The Med-South program has been well received by patients who have adopted it and has proven to effectively reduce blood pressure and improve short-term weight loss. Now, researchers are studying if the Med-South program can be used as a long-term weight-loss strategy, as well as learning how the program can be most effectively implemented through federally qualified health centers and local health departments.
Those leading the weight-loss trial are now recruiting from populations that are not typically represented in weight-loss studies, Samuel-Hodge said:
of participants are African-American
are people with diabetes
“The benefit to [these populations] of modest weight loss and adopting a Mediterranean dietary pattern is really great,” Samuel-Hodge said.
Samuel-Hodge said she has noticed other benefits beyond weight loss and improved health from the lifestyle changes.
“One of the things we find with participants is … that they feel better,” Samuel-Hodge said. “Once they start making these changes, they will say, ‘I probably lost like one pound, but I don’t care about that because I actually feel better.’ That’s a win.”
How to Follow A Mediterranean Diet Pattern
Samuel-Hodge said it is most helpful for those who follow the Med-South program to focus on adding variety to what they already eat rather than eliminating foods.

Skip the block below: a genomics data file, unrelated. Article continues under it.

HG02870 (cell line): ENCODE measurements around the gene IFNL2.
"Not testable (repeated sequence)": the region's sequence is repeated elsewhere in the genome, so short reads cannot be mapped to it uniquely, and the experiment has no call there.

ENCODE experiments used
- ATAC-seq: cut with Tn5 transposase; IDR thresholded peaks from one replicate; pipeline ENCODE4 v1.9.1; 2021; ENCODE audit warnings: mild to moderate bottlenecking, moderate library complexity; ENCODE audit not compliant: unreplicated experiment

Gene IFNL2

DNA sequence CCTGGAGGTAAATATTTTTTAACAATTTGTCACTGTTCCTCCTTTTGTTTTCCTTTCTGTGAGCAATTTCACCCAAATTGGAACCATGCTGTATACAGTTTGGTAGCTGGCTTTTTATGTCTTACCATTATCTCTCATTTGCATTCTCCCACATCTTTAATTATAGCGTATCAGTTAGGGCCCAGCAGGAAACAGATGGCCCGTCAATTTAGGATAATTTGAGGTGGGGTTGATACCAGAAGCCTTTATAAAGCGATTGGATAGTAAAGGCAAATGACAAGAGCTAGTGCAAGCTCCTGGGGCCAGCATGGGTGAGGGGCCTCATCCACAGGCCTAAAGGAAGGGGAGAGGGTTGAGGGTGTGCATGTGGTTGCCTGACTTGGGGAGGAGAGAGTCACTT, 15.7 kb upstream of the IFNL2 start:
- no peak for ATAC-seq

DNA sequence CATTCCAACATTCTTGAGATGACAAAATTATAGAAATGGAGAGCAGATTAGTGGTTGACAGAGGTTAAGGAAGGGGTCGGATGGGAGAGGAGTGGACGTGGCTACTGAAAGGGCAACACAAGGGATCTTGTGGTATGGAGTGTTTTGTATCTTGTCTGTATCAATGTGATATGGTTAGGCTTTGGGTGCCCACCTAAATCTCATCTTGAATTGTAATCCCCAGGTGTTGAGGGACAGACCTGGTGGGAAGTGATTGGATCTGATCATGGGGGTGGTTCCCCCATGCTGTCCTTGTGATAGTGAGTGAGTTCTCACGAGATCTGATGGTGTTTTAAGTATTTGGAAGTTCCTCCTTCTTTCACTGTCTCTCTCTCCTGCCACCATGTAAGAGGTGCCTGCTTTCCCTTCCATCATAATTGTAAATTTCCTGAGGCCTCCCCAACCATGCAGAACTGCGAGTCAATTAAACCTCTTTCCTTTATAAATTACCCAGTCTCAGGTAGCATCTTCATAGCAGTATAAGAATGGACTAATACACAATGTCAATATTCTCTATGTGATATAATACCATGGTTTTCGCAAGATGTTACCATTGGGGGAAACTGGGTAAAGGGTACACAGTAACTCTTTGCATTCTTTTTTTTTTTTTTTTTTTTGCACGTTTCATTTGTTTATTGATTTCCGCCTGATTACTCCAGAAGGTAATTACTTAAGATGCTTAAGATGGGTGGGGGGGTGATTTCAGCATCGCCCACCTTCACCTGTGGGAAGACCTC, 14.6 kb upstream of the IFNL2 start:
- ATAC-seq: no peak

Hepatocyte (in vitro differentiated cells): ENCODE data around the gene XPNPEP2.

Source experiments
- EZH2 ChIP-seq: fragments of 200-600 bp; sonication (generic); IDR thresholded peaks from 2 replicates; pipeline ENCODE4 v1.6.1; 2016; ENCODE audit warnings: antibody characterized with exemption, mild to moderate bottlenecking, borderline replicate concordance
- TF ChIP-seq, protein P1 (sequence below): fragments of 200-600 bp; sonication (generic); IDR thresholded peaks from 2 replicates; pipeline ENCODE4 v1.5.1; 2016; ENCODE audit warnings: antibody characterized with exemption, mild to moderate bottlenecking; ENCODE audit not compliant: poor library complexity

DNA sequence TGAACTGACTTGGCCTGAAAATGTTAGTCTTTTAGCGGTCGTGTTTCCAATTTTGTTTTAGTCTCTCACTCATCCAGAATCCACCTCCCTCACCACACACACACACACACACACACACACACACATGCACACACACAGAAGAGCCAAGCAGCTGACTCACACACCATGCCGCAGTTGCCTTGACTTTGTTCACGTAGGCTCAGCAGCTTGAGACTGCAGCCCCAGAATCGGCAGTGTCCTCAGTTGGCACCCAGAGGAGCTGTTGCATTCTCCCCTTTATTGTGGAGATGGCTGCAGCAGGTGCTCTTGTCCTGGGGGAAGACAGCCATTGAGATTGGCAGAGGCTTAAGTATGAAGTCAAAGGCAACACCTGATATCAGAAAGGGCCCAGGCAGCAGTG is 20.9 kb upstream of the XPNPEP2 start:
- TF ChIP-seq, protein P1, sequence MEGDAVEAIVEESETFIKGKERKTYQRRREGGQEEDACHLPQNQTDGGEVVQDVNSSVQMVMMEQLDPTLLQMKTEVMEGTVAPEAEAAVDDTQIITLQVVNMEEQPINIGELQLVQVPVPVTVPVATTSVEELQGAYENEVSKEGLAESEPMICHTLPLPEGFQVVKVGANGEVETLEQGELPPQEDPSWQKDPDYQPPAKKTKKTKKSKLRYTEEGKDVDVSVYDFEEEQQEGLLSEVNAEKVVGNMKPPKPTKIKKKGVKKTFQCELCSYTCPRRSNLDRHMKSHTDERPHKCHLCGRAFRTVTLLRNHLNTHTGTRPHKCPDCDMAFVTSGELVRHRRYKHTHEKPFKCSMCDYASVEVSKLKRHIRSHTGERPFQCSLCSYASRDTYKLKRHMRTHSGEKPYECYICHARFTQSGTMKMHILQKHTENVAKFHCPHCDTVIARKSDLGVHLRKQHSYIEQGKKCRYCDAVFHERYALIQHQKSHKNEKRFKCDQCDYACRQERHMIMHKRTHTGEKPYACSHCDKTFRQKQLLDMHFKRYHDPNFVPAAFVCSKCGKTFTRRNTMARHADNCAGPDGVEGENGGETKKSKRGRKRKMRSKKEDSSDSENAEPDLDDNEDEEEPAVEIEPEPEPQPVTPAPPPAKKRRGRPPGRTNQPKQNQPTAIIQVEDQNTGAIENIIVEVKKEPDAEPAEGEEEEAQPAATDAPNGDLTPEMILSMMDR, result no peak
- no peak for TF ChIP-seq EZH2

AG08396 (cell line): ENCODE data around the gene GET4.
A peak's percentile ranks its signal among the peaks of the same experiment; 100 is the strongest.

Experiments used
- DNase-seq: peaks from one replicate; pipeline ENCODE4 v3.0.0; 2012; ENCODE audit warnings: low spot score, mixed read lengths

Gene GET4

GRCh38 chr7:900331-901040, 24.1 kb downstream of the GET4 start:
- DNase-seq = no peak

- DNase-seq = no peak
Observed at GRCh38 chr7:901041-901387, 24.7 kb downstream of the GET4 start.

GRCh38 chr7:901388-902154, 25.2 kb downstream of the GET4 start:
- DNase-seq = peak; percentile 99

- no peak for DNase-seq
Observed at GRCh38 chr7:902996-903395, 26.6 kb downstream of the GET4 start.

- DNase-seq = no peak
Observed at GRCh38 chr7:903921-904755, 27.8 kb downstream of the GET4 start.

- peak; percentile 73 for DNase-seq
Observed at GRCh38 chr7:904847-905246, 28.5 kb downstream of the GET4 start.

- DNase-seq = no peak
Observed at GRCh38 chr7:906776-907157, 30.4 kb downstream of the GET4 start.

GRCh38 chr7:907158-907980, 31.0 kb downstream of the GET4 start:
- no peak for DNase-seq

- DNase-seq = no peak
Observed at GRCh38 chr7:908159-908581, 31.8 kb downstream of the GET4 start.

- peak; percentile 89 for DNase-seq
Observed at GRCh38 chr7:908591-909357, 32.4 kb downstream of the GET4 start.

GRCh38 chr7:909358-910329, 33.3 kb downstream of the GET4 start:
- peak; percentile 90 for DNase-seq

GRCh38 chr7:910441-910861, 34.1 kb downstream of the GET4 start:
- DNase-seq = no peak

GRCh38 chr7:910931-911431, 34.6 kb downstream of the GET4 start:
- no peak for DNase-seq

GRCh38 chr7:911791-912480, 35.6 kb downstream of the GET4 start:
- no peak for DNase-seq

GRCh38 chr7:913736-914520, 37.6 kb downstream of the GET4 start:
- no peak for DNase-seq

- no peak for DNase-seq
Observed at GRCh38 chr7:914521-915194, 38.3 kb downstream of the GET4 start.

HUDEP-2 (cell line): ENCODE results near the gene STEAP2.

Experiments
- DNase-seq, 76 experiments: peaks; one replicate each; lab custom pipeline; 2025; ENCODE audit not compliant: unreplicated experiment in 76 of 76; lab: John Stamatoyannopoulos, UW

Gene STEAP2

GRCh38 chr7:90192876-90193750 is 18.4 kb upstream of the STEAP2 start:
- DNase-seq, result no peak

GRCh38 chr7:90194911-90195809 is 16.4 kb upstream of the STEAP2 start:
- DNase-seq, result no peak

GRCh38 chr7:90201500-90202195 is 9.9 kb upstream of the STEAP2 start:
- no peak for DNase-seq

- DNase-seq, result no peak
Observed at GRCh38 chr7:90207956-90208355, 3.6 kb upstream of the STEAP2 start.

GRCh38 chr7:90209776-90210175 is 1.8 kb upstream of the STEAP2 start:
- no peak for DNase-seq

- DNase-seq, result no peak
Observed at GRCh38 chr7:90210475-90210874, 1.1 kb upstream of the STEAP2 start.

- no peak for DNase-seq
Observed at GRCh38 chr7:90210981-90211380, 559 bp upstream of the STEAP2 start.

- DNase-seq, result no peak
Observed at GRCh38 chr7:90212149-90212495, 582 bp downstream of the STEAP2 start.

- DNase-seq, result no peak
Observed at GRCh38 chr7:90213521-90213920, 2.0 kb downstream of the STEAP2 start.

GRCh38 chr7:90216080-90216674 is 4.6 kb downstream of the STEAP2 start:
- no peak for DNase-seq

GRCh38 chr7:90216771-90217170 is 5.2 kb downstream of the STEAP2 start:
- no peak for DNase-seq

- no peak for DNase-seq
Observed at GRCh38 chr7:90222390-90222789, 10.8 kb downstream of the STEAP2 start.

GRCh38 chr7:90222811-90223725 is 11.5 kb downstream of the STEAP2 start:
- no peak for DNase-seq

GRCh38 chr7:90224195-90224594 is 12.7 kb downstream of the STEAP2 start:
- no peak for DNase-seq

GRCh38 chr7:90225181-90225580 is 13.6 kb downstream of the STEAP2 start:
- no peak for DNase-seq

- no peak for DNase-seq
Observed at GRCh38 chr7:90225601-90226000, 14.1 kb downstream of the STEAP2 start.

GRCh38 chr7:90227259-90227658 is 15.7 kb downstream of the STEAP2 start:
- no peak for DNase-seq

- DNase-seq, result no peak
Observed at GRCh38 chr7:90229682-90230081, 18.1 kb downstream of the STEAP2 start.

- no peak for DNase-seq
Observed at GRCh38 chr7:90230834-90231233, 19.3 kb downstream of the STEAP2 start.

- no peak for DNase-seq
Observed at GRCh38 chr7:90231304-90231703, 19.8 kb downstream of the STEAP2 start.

“It’s not saying, you can never have your barbecue or your ham — just don’t eat it every day,” she said. “Make sure you leave room for the things that are really going to make you healthier.”
That can also mean modifying foods you already eat.
“Finding ways with foods that they’re already familiar with but changing them just a little bit allows [individuals] to not feel deprived of a food,” Samuel-Hodge said. “It’s a common thing, but you’re tweaking it a little bit to make it healthier.”
Samuel-Hodge suggested these strategies to help people incorporate Mediterranean eating habits into their existing diets:
Increase vegetable intake
- Roast your vegetables to improve flavor.
- Eat vegetables with every meal, including breakfast.
- Try slaws in addition to traditional green salads.
Add healthy fats
- Cook with olive oil or other vegetable oils instead of other fats.
- Eat nuts as a snack.
- Enjoy fatty fish, such as salmon, mackerel, trout or sardines.
Meal-prep food in large batches
- Plan meals in advance and eat prepped foods with multiple meals.
- Bake large trays of mixed vegetables (non-starchy and starchy) to combine with other foods.
- Cook large portions of whole grains in advance to use for sides.
Mediterranean Diet Recipes From the Med-South Cookbook